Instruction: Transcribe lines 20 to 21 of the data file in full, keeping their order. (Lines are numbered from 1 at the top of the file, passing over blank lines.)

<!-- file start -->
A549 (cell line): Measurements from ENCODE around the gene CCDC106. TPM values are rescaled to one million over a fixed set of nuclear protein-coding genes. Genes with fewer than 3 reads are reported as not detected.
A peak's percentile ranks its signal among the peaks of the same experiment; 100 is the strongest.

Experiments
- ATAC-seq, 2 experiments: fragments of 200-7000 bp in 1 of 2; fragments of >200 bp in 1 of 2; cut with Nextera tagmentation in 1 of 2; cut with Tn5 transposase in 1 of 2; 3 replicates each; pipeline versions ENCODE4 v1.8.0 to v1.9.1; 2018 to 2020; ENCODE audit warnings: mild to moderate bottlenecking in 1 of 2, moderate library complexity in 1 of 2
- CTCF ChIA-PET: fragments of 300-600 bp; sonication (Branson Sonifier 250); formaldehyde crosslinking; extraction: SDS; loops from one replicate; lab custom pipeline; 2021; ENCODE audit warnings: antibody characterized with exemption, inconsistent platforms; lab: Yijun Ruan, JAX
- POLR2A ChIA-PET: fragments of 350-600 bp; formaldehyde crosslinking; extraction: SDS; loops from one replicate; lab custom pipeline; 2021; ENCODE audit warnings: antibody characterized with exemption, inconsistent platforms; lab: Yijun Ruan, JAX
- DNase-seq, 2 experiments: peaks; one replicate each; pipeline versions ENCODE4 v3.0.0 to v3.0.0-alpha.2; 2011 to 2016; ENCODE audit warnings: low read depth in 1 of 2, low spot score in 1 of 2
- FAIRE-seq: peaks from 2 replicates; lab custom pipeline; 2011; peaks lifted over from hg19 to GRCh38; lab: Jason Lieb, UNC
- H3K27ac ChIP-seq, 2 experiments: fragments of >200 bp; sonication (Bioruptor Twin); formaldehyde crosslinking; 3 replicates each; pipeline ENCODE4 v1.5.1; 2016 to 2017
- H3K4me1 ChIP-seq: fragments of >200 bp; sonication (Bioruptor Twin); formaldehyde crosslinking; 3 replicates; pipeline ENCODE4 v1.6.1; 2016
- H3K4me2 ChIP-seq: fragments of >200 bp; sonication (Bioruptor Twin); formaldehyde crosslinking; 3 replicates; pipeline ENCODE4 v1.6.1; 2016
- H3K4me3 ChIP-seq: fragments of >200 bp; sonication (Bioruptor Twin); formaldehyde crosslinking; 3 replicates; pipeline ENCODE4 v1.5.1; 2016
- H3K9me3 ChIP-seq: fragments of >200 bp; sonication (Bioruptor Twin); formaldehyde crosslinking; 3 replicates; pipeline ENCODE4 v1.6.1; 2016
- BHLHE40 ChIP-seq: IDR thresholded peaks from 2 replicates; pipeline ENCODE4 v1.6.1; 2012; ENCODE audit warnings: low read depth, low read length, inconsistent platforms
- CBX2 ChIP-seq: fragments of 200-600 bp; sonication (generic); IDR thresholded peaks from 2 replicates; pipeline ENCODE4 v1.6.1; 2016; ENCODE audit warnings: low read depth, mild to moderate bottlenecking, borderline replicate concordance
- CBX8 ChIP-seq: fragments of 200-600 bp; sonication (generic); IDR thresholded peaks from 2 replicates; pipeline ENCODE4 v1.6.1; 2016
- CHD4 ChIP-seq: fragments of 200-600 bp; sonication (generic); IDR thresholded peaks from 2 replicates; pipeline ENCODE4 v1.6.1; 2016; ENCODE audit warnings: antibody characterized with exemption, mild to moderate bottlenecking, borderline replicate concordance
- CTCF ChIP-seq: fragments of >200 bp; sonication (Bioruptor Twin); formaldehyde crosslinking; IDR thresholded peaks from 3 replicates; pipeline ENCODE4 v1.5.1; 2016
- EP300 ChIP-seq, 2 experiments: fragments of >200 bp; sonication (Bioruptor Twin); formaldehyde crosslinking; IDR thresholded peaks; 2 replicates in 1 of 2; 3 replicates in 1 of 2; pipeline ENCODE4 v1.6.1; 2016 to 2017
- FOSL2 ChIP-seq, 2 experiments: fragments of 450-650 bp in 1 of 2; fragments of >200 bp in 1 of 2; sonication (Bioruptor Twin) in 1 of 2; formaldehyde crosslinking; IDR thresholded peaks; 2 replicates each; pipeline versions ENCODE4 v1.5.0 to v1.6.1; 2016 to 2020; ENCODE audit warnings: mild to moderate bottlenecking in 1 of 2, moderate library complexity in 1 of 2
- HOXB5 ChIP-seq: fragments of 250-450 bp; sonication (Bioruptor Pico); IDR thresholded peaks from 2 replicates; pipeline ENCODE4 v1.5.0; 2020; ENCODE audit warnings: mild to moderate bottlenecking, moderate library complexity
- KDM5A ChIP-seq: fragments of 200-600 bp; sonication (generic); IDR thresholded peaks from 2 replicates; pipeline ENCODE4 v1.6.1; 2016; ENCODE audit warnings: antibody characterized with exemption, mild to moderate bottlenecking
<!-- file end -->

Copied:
- FOSL2 ChIP-seq, 2 experiments: fragments of 450-650 bp in 1 of 2; fragments of >200 bp in 1 of 2; sonication (Bioruptor Twin) in 1 of 2; formaldehyde crosslinking; IDR thresholded peaks; 2 replicates each; pipeline versions ENCODE4 v1.5.0 to v1.6.1; 2016 to 2020; ENCODE audit warnings: mild to moderate bottlenecking in 1 of 2, moderate library complexity in 1 of 2
- HOXB5 ChIP-seq: fragments of 250-450 bp; sonication (Bioruptor Pico); IDR thresholded peaks from 2 replicates; pipeline ENCODE4 v1.5.0; 2020; ENCODE audit warnings: mild to moderate bottlenecking, moderate library complexity